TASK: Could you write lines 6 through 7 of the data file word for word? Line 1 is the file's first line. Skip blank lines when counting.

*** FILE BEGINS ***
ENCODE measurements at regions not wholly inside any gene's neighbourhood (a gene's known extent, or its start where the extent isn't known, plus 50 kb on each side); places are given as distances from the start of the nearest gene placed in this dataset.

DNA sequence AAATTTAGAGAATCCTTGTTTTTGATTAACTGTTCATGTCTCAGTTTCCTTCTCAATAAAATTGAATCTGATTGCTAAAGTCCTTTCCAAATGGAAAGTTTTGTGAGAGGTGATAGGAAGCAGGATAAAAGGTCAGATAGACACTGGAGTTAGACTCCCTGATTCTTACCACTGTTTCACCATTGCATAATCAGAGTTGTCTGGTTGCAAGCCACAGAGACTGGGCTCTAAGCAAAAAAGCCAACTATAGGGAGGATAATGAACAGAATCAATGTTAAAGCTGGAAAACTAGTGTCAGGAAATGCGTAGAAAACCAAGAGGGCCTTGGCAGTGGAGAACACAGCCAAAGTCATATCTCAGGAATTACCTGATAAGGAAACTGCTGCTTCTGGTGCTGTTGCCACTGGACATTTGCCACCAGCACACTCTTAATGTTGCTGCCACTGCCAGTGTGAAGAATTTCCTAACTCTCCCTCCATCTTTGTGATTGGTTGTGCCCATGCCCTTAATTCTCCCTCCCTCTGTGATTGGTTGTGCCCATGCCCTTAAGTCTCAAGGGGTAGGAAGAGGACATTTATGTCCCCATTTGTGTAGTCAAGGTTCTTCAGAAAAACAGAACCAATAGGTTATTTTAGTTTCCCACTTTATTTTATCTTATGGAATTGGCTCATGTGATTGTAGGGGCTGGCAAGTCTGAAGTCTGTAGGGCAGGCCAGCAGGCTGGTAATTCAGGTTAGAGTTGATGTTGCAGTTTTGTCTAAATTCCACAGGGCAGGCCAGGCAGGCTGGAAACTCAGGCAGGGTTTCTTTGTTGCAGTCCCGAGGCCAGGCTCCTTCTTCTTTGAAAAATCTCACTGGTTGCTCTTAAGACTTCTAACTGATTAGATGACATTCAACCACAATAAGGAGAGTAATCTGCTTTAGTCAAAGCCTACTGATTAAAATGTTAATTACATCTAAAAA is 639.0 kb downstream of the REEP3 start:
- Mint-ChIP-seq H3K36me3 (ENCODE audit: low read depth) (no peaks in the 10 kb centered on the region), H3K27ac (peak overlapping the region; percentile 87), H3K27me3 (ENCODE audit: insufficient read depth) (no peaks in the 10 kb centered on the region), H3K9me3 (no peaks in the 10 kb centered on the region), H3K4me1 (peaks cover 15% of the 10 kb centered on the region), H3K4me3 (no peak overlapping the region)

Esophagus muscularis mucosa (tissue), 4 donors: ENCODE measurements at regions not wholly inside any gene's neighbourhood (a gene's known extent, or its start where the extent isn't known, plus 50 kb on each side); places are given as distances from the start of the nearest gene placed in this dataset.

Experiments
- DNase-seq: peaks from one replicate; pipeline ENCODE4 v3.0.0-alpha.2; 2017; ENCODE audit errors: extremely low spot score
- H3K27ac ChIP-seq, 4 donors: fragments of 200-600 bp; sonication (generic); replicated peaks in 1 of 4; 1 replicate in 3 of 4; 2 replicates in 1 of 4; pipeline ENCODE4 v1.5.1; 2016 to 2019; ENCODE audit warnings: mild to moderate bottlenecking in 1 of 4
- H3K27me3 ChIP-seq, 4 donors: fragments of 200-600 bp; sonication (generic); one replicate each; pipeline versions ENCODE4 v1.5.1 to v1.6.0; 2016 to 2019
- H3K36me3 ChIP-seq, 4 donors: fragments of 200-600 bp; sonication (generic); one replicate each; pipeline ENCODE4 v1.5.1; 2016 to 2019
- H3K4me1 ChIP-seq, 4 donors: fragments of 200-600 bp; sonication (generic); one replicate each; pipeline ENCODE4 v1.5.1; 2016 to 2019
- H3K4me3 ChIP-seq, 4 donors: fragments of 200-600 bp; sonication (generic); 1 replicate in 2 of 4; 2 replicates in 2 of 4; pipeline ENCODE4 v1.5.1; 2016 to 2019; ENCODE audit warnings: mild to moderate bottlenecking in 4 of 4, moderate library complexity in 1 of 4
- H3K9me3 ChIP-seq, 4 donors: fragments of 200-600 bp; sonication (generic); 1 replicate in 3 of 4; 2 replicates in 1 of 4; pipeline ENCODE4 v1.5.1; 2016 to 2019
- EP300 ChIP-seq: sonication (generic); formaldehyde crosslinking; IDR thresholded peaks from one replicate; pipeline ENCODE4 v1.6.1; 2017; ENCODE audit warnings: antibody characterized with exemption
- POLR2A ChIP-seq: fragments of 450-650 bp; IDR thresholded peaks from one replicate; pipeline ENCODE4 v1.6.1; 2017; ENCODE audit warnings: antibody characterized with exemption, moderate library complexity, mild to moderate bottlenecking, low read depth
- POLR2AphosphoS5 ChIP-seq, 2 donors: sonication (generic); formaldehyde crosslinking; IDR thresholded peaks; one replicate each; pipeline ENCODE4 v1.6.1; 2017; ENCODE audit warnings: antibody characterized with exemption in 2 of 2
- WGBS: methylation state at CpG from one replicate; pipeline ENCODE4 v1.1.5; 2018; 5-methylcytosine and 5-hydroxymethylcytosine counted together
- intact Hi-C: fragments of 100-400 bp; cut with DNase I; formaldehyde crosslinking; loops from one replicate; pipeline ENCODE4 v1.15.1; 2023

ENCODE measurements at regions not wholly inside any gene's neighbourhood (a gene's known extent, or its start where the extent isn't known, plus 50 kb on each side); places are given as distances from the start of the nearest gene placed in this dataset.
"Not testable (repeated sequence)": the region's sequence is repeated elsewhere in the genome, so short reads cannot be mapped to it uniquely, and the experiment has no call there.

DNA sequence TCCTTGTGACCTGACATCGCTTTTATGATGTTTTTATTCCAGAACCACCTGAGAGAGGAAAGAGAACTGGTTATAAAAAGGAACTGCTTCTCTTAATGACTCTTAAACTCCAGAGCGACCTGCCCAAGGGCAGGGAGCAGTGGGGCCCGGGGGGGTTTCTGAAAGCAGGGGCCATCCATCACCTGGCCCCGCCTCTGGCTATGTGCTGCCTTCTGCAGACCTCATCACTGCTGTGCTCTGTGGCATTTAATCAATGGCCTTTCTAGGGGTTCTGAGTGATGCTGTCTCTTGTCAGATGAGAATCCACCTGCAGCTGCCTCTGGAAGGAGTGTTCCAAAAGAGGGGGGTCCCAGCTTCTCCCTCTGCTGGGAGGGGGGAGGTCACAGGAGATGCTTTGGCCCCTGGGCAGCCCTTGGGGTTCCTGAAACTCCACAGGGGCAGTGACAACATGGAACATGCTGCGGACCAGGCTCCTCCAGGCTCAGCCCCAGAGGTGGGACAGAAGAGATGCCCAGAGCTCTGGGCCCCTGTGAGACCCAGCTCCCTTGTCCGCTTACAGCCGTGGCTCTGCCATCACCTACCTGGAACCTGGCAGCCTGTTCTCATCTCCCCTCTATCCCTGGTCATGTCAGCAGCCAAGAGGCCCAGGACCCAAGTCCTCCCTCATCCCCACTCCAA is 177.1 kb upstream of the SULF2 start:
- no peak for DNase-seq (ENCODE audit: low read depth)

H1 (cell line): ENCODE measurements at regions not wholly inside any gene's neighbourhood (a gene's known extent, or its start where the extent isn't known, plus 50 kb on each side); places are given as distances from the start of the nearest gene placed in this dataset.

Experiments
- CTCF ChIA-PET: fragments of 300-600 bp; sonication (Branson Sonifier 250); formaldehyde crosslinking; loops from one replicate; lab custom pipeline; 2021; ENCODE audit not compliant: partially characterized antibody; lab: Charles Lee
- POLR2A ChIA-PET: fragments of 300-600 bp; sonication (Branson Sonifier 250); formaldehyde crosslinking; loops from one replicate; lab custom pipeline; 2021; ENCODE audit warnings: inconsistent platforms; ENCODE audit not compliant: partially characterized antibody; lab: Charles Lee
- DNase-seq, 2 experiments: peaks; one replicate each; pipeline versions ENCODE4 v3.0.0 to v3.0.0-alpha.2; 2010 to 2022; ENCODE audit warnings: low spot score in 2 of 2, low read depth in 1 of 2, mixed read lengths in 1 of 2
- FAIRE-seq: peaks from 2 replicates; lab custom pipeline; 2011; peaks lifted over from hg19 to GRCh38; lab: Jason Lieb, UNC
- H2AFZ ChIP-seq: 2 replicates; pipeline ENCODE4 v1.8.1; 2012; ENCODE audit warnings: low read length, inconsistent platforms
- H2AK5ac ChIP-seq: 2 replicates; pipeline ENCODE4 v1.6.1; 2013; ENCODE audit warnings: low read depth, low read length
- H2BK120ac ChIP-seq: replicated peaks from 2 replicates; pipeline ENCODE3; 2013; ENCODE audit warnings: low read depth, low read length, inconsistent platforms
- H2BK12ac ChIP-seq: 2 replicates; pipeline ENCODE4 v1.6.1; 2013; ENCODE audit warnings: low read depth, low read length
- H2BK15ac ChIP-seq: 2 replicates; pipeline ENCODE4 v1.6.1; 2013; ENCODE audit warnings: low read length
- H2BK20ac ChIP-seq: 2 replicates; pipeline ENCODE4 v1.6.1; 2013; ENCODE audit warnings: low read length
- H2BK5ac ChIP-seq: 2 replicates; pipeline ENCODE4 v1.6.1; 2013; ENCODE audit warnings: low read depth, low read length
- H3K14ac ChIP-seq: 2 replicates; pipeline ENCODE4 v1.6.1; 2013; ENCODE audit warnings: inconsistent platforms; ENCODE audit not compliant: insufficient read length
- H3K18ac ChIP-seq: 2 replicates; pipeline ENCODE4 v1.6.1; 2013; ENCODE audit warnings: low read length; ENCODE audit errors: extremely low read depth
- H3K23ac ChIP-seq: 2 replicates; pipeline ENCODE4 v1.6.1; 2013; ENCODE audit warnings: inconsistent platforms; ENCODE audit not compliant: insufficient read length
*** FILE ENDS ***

- DNase-seq: peaks from one replicate; pipeline ENCODE4 v3.0.0-alpha.2; 2017; ENCODE audit errors: extremely low spot score
- H3K27ac ChIP-seq, 4 donors: fragments of 200-600 bp; sonication (generic); replicated peaks in 1 of 4; 1 replicate in 3 of 4; 2 replicates in 1 of 4; pipeline ENCODE4 v1.5.1; 2016 to 2019; ENCODE audit warnings: mild to moderate bottlenecking in 1 of 4